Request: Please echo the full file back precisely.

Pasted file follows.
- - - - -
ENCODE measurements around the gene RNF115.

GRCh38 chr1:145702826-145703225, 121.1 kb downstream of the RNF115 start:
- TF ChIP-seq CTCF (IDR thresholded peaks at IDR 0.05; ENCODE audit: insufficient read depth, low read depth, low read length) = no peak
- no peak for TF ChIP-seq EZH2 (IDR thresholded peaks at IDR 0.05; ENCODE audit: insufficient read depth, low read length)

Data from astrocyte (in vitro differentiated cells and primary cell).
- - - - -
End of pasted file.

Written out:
ENCODE measurements around the gene RNF115.

GRCh38 chr1:145702826-145703225, 121.1 kb downstream of the RNF115 start:
- TF ChIP-seq CTCF (IDR thresholded peaks at IDR 0.05; ENCODE audit: insufficient read depth, low read depth, low read length) = no peak
- no peak for TF ChIP-seq EZH2 (IDR thresholded peaks at IDR 0.05; ENCODE audit: insufficient read depth, low read length)

Data from astrocyte (in vitro differentiated cells and primary cell).